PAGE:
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No Looking Back for Breast Cancer Survivor After Mastectomy and Lymphedema

When Hillary Robinson, 52, moved to Zoar, Ohio, she joined the local preservation association and became an active member in her new community. Eventually, she’d meet her future husband, attorney Darrell Markijohn, through the association. They blended their families to include four children and two stepchildren.

Hillary was always running from one school activity to another. Add in her duties as vice president of her family’s manufacturing business and that left little time for herself. “I kept putting off important things for myself, in particular yearly mammograms,” recalls Hillary.

At a routine medical exam at a local hospital, the nurse practitioner felt something abnormal in Hillary’s right breast. An ultrasound and mammogram showed a mass. A biopsy revealed she had invasive ductile and lobular carcinoma — a type of breast cancer that begins in the milk-producing glands of the breast with the potential to spread to the lymph nodes and beyond.

“I was so shocked. My first thought was I have to get through this for my kids so I can be there for the next phase of their lives,” says Hillary.

The physician said it was an easily treatable cancer, but suggested she get a second opinion to be comfortable with his recommended care. Hillary decided to get another opinion at Cleveland Clinic.

After a series of tests at Cleveland Clinic, enhanced images showed other areas of concern in her breast. Hillary needed a mastectomy or removal of her entire breast. She decided to continue her cancer care at Cleveland Clinic.

“Hillary had different options available for restoring her breast form after mastectomy. We discussed her goals and expectations to determine how to proceed,” explains Graham Schwarz, MD, plastic surgeon at Cleveland Clinic. “Hillary wanted to use her own tissue to reconstruct her breast to have a durable, long-term solution and more natural feel. This needed to be done in different phases due to the complexity of her cancer treatment.”

In April 2019, Dr. Schwarz and a surgical breast oncologist collaborated for the first surgical phase. The surgical oncologist completed a nipple-sparing mastectomy — a variation of the total mastectomy where the nipple is preserved to make the breast reconstruction look more natural and Dr. Schwarz inserted a tissue expander that would give her a temporary breast shape until the next surgery.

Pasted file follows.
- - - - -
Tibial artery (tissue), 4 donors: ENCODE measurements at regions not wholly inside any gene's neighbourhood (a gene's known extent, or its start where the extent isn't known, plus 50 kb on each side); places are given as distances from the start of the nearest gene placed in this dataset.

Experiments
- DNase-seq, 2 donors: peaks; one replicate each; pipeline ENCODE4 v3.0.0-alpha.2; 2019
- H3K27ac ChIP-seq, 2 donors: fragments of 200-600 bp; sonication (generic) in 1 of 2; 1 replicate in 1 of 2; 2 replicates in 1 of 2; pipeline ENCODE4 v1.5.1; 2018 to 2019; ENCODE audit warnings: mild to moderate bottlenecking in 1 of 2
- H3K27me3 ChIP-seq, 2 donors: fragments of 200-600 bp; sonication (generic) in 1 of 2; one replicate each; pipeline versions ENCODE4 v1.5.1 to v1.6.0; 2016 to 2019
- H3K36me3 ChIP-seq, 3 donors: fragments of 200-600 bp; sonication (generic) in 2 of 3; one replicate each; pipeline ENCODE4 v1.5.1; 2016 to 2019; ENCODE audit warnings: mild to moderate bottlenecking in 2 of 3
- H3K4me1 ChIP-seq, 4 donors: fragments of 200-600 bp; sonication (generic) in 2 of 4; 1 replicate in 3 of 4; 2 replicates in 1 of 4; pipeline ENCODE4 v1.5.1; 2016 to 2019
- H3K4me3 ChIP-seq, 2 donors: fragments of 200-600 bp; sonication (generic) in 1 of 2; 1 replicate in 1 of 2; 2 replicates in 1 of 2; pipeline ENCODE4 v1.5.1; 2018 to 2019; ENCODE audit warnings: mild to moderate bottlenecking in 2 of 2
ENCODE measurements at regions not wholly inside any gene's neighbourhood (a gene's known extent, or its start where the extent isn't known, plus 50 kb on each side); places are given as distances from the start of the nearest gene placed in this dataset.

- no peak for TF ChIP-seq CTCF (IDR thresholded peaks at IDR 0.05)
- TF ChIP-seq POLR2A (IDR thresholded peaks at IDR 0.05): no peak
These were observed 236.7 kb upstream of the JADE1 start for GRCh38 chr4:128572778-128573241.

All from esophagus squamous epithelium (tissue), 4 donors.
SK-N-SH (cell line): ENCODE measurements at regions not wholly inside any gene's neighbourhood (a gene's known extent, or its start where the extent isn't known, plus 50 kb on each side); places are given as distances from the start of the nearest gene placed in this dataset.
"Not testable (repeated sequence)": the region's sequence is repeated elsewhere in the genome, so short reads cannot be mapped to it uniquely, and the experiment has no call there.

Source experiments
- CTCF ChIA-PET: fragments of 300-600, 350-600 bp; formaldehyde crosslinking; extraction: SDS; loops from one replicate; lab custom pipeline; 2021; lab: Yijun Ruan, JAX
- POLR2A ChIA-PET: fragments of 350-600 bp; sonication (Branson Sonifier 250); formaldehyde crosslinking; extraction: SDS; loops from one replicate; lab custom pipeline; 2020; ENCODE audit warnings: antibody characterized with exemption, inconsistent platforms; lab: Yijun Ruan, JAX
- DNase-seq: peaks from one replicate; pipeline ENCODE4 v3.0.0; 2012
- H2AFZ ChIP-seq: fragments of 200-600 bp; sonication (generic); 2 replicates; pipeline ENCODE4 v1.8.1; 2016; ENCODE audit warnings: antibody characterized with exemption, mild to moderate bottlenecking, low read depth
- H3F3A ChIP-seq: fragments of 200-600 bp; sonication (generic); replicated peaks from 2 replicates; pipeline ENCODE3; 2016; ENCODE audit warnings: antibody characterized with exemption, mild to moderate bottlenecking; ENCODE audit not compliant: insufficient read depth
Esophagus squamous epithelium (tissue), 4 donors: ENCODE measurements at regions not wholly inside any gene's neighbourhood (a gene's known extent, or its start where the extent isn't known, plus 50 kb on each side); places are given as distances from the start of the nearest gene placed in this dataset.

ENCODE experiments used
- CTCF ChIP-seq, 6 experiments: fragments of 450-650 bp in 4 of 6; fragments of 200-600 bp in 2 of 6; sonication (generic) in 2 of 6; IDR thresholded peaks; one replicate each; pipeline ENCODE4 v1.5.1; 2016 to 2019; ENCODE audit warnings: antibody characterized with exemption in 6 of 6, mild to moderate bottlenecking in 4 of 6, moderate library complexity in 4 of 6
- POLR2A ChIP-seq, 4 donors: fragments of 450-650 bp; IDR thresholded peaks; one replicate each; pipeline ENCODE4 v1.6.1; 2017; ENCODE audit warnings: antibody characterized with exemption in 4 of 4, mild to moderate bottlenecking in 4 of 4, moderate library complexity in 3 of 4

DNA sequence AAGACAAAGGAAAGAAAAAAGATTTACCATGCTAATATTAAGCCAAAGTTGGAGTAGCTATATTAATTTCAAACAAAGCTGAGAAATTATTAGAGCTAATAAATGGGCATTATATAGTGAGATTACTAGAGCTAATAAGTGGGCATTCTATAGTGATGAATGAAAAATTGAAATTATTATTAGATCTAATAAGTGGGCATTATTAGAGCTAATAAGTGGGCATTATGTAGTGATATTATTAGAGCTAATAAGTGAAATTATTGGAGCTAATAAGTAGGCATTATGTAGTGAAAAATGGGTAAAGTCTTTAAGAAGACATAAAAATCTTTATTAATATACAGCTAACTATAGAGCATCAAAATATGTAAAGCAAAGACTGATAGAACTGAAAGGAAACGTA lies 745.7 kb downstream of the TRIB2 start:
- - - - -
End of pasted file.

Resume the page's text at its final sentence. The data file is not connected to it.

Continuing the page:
“I don’t know where I would have been without the excellent, collaborative care I received at Cleveland Clinic; they’re the finest physicians I’ve ever had.”

Cancer was unexpectedly found in the axillary lymph nodes under Hillary’s arm during the surgery. Thirteen lymph nodes were removed with three being cancerous. “This was a fear of mine before surgery,” remembers Hillary.

Following surgery and recovery, Hillary underwent four months of chemo, followed by five weeks of radiation. This combination of these necessary cancer treatments caused tissue injury and scarring.

Hillary began to experience swelling in her arm and hand resulting from a condition known as lymphedema, a disorder resulting from disruption and resultant dysfunction of her lymphatic system. To reduce the swelling, Hillary wore compression garments and underwent lymphedema rehabilitation at Cleveland Clinic.

“The axilla, or armpit region, is a crossroads for lymph drainage from the breast and arm. After lymph node removal and radiation, the newly created gap between the lymph channels, combined with increased scarring, produced a high-risk situation for the development of lymphedema,” explains Dr. Schwarz.

The second phase of surgery in March 2020 was two-fold: focusing on Hillary’s breast and lymphatic issues. The surgery began by taking out the temporary breast implant and removing excessive underarm scarring. Next, Dr. Schwarz and his team worked on transplanting abdominal fat, skin and lymphatic tissue from Hillary’s lower abdomen to recreate her right breast and reconstruct her damaged lymphatic system. During this meticulous process, the team used the DIEP (deep inferior epigastric perforator) flap and Vascularized Lymph Node Transplant (VLNT) techniques. These specialized procedures require microsurgery to reconnect arteries and veins to restore blood flow to the transplanted tissues in their new location.

“Dealing with cancer is a highly stressful process and I am amazed every day at the resilience that patients like Hillary show. At Cleveland Clinic, we are committed to providing highly coordinated, multidisciplinary care that addresses not only cancer itself, but also the after-effects of treatment such as lymphedema. It is gratifying to know that breast and lymphatic reconstruction played an important role in helping Hillary return to a more normal life. I was just one stop along the way in her cancer journey,” explains Dr. Schwarz.

The last phase of Hillary’s surgeries took place in November 2020, when surgeons made revisions to her right breast and to her left breast to make it symmetrical to the right side.

“I can’t stress the importance of mammograms. It’s one thing women need to do for themselves no matter how busy their schedule is,” says Hillary. “I don’t know where I would have been without the excellent, collaborative care I received at Cleveland Clinic; they’re the finest physicians I’ve ever had.”

Related Institutes: Cleveland Clinic Cancer Center, Dermatology & Plastic Surgery Institute
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